' 4. Apart from the 1998 Budget announcement concerning Y2K
expenditure, the deductibility or otherwise of expenditure incurred
in making computer software Y2K compliant is governed by section
8-1 (the general deduction provision) and not by section 25-10 (the
specific deduction provision relating to repairs). The extent to
which the expenditure is capital or of a capital nature, and
specifically excluded from deductibility under section 8-1, depends
on the type of work undertaken ...
7. Subject to paragraph 8 below, expenditure incurred in respect to
what is, in essence, the complete replacement of computer software
(eg substantially rebuilding software or acquiring new software) to
achieve Y2K compliance, and testing the replacement, is of a
capital nature and is treated as an acquisition of new software.
The written down value of the replaced software can be written off
in the year it is replaced. Rewriting of source or assembler codes
does not, by itself, constitute a replacement of computer
8. However, under the Government's 1998 Federal Budget proposal,
expenditure incurred in respect to complete replacement of computer
software, and testing replacement, is immediately deductible if it
has the predominant nature of ensuring Y2K compliance. The proposal
only applies to such expenditure incurred after 10.00am (Eastern
Standard Time) on 11 May 1998 and up to and including 31 December
- Explanatory Memorandum, p.4.
- David Hastings, Deloitte Touche Tohmatsu, reported in the
Australian Financial Review, Budget 98 A5, 13 May 1998.
- CCH Tax Week, Issue 19 - Special Budget Issue,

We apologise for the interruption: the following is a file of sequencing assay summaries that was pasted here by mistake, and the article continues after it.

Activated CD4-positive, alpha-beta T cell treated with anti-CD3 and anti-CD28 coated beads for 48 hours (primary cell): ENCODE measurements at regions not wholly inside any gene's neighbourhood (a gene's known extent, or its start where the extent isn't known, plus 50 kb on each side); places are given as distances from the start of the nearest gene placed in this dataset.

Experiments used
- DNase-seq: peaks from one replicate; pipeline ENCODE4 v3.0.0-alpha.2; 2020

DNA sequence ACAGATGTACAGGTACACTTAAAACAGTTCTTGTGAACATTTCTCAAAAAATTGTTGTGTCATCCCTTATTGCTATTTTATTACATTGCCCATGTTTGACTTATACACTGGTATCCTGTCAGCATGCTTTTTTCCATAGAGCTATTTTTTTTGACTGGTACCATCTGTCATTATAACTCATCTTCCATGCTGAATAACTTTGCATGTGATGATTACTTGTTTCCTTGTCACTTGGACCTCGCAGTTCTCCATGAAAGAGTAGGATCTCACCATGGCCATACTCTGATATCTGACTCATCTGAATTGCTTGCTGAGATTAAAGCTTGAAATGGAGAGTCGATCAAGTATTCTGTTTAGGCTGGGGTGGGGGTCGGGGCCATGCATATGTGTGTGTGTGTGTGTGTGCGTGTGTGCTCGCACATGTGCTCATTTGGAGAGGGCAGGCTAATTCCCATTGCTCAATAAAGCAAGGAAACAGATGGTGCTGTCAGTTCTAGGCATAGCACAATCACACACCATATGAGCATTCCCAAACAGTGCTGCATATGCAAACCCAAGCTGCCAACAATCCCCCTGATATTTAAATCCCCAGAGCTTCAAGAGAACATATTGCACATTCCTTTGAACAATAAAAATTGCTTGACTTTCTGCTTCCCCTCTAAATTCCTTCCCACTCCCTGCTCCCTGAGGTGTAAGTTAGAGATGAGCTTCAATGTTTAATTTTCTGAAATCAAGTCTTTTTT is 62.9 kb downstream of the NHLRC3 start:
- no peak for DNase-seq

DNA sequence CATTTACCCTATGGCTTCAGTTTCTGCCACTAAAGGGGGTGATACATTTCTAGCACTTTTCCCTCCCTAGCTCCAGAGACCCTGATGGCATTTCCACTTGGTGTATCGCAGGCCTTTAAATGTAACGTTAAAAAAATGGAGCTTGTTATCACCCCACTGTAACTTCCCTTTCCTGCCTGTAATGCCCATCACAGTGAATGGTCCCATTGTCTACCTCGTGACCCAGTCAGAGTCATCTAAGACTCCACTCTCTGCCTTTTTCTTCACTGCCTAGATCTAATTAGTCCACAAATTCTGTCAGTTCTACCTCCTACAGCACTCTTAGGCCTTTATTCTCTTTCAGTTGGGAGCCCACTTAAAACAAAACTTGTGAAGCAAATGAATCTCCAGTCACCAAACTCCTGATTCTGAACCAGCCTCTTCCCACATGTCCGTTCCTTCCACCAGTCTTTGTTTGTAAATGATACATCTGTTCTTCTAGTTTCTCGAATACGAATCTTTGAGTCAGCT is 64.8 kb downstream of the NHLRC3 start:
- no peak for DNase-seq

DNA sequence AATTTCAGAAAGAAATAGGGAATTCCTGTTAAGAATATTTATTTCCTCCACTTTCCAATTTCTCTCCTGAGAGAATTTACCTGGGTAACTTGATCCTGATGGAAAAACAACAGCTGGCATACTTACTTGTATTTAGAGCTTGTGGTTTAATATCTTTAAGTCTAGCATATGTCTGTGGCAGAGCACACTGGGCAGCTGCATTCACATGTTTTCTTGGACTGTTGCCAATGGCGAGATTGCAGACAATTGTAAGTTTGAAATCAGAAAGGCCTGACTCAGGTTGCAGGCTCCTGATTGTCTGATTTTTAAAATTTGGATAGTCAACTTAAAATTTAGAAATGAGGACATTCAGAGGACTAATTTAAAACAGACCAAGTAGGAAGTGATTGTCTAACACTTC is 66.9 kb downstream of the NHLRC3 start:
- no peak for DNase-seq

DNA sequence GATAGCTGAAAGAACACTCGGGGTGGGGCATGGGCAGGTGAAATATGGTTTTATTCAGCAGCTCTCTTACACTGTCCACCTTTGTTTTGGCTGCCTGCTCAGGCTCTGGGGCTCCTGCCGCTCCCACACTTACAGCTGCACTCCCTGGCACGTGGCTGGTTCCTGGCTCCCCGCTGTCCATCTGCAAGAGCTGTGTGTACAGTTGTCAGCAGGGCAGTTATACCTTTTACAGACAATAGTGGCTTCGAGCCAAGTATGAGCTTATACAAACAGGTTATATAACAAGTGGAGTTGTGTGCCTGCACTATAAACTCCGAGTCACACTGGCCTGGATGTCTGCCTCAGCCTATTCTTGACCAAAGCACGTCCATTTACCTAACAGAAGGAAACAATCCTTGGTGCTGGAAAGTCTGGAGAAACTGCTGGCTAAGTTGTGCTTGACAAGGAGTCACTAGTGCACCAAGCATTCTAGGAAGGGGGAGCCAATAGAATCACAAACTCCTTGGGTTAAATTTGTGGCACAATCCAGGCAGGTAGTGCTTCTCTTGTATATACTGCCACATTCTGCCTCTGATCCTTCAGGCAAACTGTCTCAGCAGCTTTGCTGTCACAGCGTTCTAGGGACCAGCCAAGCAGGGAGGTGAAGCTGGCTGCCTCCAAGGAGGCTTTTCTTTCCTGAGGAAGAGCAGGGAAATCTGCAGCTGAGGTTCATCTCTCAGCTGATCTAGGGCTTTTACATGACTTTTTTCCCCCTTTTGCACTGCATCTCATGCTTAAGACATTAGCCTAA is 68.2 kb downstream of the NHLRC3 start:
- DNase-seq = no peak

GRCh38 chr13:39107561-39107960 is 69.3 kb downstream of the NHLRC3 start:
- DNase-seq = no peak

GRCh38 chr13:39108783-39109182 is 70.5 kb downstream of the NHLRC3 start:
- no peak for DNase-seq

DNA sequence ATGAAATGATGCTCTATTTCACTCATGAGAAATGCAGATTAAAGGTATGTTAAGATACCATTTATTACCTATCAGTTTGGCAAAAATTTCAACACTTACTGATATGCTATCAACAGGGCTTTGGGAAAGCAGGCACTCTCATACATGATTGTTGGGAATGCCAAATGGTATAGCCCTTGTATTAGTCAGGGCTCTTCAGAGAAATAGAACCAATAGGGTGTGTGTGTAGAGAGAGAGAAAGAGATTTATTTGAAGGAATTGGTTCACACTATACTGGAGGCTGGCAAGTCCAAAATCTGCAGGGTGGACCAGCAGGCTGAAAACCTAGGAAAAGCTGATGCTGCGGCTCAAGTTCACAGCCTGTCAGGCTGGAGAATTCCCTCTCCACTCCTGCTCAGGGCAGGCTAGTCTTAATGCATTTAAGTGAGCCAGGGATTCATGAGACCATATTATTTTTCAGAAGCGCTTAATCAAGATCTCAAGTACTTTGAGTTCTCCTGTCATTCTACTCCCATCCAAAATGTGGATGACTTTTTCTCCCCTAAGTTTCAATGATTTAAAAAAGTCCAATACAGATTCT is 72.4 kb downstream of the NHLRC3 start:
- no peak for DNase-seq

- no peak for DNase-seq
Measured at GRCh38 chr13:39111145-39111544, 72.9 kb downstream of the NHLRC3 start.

- International Rules:
United States: Fixing developed or leased software is deductible
but the cost of new software is not claimable and must be
capitalised and depreciated.
Britain: In-house or external projects to rectify software are
deductible unless part of a major new project instituting other
changes of a capital or strategic nature. Replacing old hardware
with Y2K compliant systems must be capitalised and
New Zealand: Diagnosing, correcting or testing existing software is
a capital improvement that extends software life and must be
capitalised and depreciated.
Singapore: Y2K costs are expected to be capital but eligible for
100 per cent write-offs.
Buffini F, Tax relief uncertainty for bug-fixing by
business, Australian Financial Review, 20 April 1998.
- The Australian Society of Certified Practicing Accountants
Small Business Health Index in April 1998 indicated that 78 per
cent of small business had not spent any money addressing the Year
- Crowe D, Higher costs for software projects, The
Australian Financial Review, 14 May 1998.
'Whatever they've given us on the Y2K front they've more than taken
away with this amortisation ruling', Duncan Baxter, partner for tax
services at Deloitte Touche Tohmatsu.
'This is a change which will affect business in all future years
while the tax deductions now available for Year 2000 costs will
only apply up to the year 2000', Roger Penman, spokesman for the
Institute of Chartered Accountants.
- Price Waterhouse, 1998 Federal Budget Analysis,
- The Explanatory Memorandum (at paragraph 20, page 10) suggests
that where a project is undertaken in the same place as
business-as-usual activities it may be extremely difficult to
accurately apportion costs such as utilities or salaries of support
staff not directly involved in the development process and
therefore it will not be necessary to treat such costs 'as
expenditure on software' for new Division 46
However, Taxation Ruling TR 98/13 refers to the obligation to
'apportion the expenditure on a reasonable basis'.
22 February 1999